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Author Topic: Old diesel fuel  (Read 1199 times)
Barn Owl
Roanoke, VA
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PD4106-1063 "Wheezy Bus"




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« on: August 27, 2006, 09:55:23 PM »

I just removed ~145 gal. of fuel out of the 165 gal. auxiliary fuel tank I am removing to free up bay space. Below is a photo I took of fresh diesel on the left and the old diesel on the right. The old stuff didnít have anything growing in it, but it looks terrible and smells a little rancid. When I bought the bus it had been sitting for 10yrs. The previous owner said that he always transferred fuel from the auxiliary tank into the main tank and would only fill the auxiliary. That meant the oldest fuel was always in the main tank. The bus ran from L.A. to Monterey, CA on the old stuff without any problem. Due to the transfer pump not working, the auxiliary tankís fuel didnít get used on the trip to VA. I have decided not to waste the fuel and I have been running it 50/50 with fresh diesel without any problems to date. I am carrying extra filters and am keeping an eye on the fuel pressure gauge.  I did an unscientific test; I took two sticks, dipped one into the fresh fuel and one into the old. I lit them both in an attempt to see if there was a difference in the way they burned. I could not discern any difference between the two. At this point I have not added any additives. I welcome any comments or thoughts on this, especially if you all think itís not a good idea.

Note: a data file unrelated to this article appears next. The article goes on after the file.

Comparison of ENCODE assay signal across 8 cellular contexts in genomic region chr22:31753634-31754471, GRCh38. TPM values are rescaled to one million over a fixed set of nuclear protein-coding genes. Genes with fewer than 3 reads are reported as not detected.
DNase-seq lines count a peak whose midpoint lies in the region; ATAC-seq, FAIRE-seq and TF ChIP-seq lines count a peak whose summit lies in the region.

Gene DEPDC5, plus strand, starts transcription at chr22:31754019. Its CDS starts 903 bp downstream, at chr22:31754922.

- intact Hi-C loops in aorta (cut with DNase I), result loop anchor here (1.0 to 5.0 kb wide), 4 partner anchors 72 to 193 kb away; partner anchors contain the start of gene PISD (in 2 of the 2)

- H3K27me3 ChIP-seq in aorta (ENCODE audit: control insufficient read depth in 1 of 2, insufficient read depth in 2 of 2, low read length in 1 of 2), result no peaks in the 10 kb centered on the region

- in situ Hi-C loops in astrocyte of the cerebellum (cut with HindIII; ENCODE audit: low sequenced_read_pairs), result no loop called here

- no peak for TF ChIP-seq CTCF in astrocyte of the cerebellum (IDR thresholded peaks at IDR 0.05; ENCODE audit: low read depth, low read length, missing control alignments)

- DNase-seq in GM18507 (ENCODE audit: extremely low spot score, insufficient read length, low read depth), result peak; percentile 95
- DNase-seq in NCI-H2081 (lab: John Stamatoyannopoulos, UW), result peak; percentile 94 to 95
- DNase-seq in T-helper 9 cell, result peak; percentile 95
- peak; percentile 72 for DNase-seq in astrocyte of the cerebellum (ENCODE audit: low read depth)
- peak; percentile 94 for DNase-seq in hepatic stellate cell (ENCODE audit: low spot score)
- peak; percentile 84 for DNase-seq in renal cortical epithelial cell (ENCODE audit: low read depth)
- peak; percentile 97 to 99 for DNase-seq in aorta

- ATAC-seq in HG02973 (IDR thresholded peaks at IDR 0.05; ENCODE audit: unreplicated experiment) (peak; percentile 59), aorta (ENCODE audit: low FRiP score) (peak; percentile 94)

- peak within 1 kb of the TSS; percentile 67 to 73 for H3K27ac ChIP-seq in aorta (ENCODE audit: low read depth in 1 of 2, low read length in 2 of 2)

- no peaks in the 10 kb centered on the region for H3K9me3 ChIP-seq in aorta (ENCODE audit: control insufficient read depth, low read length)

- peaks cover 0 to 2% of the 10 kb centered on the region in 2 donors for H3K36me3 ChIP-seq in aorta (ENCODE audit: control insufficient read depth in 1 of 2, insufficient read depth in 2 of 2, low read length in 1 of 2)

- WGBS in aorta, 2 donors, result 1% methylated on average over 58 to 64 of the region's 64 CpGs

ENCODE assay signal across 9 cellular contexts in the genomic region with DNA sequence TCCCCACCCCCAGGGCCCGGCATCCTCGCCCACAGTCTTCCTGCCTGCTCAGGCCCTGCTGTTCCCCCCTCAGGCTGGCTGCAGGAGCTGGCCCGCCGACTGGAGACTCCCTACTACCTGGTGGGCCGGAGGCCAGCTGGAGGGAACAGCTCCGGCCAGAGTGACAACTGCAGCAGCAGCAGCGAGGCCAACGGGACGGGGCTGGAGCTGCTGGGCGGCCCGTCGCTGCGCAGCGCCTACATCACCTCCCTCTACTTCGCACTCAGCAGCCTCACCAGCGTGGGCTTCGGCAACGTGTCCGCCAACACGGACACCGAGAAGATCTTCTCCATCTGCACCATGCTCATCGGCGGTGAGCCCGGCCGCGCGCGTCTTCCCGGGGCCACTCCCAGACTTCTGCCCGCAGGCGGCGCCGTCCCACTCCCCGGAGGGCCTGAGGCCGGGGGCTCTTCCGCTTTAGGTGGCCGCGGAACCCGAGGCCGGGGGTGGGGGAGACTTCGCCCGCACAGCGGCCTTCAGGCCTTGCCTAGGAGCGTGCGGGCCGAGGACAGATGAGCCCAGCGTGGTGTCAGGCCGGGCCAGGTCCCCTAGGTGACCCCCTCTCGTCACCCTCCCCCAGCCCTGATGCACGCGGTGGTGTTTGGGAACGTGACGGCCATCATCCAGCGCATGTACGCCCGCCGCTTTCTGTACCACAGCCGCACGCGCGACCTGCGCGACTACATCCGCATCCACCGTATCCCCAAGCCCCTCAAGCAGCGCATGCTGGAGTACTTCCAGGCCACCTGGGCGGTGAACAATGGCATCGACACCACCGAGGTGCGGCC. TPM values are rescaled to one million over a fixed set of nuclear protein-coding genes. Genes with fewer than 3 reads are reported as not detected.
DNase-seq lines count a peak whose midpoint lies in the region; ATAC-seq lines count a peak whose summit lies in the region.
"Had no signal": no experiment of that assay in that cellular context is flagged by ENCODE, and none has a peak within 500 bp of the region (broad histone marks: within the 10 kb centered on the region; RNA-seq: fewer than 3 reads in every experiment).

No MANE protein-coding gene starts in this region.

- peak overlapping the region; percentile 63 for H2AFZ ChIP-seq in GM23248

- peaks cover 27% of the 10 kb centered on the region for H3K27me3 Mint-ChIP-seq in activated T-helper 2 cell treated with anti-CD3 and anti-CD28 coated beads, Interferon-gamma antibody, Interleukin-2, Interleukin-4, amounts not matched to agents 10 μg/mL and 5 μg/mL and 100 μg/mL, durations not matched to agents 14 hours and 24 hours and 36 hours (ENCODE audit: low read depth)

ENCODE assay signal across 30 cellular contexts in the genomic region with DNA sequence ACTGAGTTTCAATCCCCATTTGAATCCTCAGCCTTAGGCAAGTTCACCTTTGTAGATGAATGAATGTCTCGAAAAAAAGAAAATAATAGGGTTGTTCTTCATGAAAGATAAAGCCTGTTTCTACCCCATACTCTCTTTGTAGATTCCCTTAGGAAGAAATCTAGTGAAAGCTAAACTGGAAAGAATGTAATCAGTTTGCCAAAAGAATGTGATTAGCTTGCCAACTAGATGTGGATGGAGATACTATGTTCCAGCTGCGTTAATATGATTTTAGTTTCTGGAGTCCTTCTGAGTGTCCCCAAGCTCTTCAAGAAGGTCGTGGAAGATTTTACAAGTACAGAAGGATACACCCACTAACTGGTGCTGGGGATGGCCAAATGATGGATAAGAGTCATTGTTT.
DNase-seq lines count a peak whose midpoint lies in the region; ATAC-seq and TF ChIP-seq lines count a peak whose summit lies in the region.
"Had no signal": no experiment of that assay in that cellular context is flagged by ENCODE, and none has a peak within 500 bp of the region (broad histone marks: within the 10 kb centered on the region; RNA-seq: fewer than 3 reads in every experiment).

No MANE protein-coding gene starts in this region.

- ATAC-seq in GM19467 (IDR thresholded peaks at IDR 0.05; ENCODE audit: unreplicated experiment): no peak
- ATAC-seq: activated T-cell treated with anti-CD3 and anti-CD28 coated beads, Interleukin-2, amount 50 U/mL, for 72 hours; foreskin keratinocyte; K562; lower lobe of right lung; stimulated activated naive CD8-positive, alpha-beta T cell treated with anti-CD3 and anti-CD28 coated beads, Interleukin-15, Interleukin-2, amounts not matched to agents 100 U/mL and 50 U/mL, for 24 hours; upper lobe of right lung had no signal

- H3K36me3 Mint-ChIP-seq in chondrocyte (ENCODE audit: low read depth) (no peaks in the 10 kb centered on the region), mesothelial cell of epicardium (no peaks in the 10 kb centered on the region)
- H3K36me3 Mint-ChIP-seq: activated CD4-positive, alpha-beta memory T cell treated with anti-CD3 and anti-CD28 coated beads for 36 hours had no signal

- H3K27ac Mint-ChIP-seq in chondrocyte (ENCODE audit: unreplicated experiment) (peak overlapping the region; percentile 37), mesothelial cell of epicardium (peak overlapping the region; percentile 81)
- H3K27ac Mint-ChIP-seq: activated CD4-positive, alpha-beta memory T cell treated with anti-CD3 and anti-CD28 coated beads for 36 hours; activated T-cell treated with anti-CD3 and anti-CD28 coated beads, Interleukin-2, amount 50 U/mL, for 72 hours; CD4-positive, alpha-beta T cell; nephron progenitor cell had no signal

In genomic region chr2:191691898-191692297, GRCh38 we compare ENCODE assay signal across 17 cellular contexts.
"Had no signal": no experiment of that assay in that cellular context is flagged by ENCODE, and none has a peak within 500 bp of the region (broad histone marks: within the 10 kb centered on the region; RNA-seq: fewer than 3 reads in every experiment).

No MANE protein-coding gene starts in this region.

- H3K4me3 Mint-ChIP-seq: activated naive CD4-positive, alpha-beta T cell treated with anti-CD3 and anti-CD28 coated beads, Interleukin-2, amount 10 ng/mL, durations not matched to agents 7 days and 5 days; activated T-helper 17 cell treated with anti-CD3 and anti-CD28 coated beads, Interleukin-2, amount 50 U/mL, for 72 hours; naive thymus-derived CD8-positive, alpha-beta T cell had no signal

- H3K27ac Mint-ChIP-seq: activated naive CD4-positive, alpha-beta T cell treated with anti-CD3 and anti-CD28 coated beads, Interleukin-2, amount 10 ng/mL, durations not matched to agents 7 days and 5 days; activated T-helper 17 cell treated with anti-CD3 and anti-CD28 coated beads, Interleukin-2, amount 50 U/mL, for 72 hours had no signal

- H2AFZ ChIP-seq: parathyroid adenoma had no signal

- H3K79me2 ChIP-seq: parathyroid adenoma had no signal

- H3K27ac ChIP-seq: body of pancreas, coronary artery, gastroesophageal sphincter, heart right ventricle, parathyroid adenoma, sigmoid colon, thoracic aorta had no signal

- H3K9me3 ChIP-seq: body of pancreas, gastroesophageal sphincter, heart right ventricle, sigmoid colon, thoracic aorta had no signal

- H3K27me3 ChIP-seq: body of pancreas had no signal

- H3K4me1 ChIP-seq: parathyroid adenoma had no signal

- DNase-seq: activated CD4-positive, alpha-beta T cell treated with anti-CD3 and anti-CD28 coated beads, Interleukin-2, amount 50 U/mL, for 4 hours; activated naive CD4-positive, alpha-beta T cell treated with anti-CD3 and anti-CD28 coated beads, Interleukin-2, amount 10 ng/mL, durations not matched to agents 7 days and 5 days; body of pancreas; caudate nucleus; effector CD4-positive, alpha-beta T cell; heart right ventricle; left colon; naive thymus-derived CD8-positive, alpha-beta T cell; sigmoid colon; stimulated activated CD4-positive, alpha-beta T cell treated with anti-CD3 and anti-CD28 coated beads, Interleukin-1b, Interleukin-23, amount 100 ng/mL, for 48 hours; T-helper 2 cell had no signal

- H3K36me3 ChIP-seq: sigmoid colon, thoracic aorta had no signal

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L. Christley - W3EYE Amateur Extra
Blue Ridge Mountains, S.W. Virginia
Itís the education gained, and the ability to apply, and share, what we learn.
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grantgoold
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« Reply #1 on: August 27, 2006, 10:09:27 PM »

Is that the red diesel that I hear about? Isn't that stuff illegal to use in buses and if caught could be big fines?

Grant
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Grant Goold
1984 MCI 9
Way in Over My Head!
Citrus Heights, California
Barn Owl
Roanoke, VA
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PD4106-1063 "Wheezy Bus"




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« Reply #2 on: August 27, 2006, 10:23:14 PM »

I have some old kerosene lamps that the oil has turned dark, so it seems to be some kind of natural occurrence.  I hope the fuel police could tell the difference. I know that the previous owner would drive to Mexico and buy fuel across the boarder. That is why he installed the auxiliary tank. I also know that he added fuel stabilizer to it but I think that stuff is only good for about a year, two at the most.
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L. Christley - W3EYE Amateur Extra
Blue Ridge Mountains, S.W. Virginia
Itís the education gained, and the ability to apply, and share, what we learn.
Have fun, be great, that way you have Great Fun!
brojcol
Jimmy
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« Reply #3 on: August 28, 2006, 04:17:43 AM »

I think that if you carried a box of fuel filters with you and swapped them out every so often, you'd be alright.† When I bought my bus, it had been sitting idle for about 6 or 7 years.† I drove it home with no problem.† Ran a couple of tanks of fuel (with some Marvel mystery oil).†

That is not red diesel.† The red diesel is darker in color.

So FWIW, I think you'll be ok.

Jimmy
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